this could easily go into the hurricane history forum, but i'll weight it with some current obs so it fits here... if you want to see an example of a basin-crosser of the variety adrian may pull, check the track maps from 1949. different season and scenario, but that was a mean hurricane that got the texas coast in early october, after forming east of where adrian originated. the 1961 example of hattie-simone-inga was already given on the last thread. in 1989 a june hurricane named cosme crossed and was reclassified allison... also a bother for texas. the closest we've come since then was rick in november 1997 trying to cross over--more eastward trajectory than the others, further south also--more in line with what we've got now. didn't exactly make it, and adrian may do something similar... though rick was under increasing shear at landfall and adrian will probably have better synoptic conditions at landfall.. slightly. the intensity issue will be decided on thursday when the storm comes ashore. the forecast track is into el salvador right now.. that'll be a first; can't find anything close in the historic database. clark pointed out the cdo present this evening. the storm structure is such that it can intensify steadily. don't be surprised if adrian is a hurricane late tomorrow. the deeper the storm becomes the faster it will move, so there is a logical limit to how strong it becomes. a further south landfall gives it a slightly higher chance of regeneration.. though more land will have to be crossed, shear will not be as big an issue (still an issue though). also, SOI is very negative, so the backing in the deep tropics trailing the storm will lead to a strong convergence line in central america and the sw caribbean.. more rain, and it will also have to be watched for more development... hypothetically. the center could also reform in this fashion if it weakens too much over land. same vorticity envelope, so i'm iffy on the idea, but there is a precedent (iris to manuel in 2001). i'm also thinking that the generated ridging and outflow enhancement of nearby upper features is probably a rogue factor the models can't predict very well. hurricane detritus can cause indirect effects and subsequent development in this fashion. it maybe isn't showing in the modeling just yet. due to the strong westerly backing and chaotic nature of adrian's sphere of influence, i'd keep an eyeball on the region as we go into next week. HF 0537z18may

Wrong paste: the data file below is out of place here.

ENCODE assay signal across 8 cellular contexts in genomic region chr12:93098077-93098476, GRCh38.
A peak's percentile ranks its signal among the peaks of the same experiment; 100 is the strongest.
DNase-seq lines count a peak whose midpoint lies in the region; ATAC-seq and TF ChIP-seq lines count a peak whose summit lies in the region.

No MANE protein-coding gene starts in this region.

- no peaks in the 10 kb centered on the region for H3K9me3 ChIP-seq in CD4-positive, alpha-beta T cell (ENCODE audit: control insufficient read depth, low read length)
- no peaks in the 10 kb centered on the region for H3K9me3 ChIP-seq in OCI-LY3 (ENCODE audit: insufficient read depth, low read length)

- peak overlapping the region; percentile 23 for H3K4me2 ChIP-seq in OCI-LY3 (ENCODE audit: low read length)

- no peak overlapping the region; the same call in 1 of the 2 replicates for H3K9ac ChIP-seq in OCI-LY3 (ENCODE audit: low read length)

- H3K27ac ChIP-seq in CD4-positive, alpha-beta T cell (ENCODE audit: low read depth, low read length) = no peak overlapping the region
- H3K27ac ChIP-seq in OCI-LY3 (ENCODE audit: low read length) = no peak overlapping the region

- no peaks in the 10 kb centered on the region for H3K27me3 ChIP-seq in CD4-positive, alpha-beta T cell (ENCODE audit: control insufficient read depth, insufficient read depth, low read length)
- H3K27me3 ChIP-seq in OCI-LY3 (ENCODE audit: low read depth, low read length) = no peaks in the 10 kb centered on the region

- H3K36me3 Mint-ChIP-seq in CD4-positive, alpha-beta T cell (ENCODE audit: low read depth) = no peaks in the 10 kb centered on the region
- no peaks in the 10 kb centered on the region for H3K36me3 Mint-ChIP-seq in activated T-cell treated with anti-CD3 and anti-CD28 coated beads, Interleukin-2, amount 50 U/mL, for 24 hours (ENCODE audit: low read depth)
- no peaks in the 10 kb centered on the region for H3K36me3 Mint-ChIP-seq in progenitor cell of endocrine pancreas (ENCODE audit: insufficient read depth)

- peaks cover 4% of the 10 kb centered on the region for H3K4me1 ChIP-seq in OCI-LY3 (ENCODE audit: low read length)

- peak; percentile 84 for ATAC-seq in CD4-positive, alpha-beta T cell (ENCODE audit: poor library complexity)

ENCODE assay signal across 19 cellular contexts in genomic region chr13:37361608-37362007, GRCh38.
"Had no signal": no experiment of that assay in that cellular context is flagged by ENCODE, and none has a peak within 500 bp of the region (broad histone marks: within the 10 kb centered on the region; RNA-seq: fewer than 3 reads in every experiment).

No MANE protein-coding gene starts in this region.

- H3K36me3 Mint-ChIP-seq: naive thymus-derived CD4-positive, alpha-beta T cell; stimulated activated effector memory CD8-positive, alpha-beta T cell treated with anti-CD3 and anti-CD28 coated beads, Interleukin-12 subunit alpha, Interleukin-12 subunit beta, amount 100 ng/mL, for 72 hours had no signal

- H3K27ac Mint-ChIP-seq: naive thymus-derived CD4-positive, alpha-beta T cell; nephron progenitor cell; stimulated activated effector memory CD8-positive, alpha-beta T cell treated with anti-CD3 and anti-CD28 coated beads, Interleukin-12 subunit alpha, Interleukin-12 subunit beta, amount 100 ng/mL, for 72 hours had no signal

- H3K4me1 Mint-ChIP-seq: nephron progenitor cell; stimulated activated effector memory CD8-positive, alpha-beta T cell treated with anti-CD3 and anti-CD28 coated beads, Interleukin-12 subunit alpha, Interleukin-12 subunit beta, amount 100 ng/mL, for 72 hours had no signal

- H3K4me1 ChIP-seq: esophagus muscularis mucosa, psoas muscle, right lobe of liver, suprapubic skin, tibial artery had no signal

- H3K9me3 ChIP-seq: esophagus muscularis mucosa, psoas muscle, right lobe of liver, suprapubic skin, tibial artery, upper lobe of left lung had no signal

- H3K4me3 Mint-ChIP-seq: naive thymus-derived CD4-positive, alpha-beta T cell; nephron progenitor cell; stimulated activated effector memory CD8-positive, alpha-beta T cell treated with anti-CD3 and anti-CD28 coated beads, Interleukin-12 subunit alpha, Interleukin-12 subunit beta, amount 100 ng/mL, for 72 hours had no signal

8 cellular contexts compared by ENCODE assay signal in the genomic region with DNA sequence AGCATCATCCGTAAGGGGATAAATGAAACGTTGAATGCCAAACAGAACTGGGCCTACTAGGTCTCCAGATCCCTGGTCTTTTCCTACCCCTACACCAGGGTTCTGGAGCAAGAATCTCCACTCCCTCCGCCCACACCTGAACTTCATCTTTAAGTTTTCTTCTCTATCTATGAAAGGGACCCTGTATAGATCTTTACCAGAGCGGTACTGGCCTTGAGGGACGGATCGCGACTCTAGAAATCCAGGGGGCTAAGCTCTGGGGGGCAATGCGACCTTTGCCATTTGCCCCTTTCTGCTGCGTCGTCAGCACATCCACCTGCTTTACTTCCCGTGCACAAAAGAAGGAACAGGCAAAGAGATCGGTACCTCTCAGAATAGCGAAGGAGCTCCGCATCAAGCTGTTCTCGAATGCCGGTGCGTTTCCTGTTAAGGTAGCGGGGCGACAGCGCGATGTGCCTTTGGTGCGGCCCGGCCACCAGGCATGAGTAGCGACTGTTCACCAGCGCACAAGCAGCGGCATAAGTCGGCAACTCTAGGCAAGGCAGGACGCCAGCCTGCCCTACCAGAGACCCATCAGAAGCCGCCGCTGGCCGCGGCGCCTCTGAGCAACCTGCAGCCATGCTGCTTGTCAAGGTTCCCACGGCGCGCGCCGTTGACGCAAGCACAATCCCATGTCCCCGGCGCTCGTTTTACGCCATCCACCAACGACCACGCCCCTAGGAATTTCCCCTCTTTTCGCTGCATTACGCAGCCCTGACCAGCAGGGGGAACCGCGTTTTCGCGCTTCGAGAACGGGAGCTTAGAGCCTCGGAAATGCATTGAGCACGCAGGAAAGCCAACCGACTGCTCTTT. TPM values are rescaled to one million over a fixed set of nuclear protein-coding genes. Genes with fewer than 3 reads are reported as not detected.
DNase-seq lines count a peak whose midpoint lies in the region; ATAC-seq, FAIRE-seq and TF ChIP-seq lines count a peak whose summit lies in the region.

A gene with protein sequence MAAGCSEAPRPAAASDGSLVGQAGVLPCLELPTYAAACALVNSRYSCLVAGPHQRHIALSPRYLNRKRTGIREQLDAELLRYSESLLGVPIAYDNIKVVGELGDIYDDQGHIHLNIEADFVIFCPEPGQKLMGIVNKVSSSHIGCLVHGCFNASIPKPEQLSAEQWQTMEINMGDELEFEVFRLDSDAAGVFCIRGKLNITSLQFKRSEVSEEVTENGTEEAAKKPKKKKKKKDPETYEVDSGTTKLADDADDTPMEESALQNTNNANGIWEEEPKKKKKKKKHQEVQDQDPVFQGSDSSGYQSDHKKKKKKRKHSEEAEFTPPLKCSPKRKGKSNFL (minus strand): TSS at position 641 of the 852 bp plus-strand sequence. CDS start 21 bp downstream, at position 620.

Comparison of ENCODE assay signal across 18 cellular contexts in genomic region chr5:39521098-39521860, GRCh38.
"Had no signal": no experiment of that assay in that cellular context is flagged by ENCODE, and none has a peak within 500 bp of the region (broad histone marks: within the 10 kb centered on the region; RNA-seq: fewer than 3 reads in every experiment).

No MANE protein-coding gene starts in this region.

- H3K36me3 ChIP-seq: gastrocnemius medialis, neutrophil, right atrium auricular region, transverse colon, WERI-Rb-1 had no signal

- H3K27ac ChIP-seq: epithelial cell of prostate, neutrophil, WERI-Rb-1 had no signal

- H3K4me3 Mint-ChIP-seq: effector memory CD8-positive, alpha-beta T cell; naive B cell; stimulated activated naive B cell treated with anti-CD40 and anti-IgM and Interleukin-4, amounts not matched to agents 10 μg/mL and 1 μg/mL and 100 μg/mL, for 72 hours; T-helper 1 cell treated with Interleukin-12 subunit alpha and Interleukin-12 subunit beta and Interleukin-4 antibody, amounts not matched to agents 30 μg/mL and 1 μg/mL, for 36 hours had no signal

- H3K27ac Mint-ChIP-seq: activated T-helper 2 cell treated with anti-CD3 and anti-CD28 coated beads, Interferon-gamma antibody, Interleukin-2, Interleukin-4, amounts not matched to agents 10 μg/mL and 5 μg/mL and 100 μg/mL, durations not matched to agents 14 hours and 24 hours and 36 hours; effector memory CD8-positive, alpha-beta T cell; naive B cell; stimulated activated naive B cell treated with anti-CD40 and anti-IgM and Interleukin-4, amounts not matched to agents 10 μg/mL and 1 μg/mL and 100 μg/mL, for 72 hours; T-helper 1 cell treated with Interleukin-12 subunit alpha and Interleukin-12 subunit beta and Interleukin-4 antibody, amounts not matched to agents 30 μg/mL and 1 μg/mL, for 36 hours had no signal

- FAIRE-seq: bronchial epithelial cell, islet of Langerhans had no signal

You cannot start new topics
You cannot reply to topics
HTML is disabled
UBBCode is enabled
Thread views: 19309
Note: This is NOT an official page. It is run by weather hobbyists and should not be used as a replacement for official sources.
CFHC's main servers are currently located at Hostdime.com in Orlando, FL.
Image Server Network thanks to Mike Potts and Amazon Web Services. If you have static file hosting space that allows dns aliasing contact us to help out! Some Maps Provided by:
Great thanks to all who donated and everyone who uses the site as well.
Site designed for 800x600+ resolution
When in doubt, take the word of the National Hurricane Center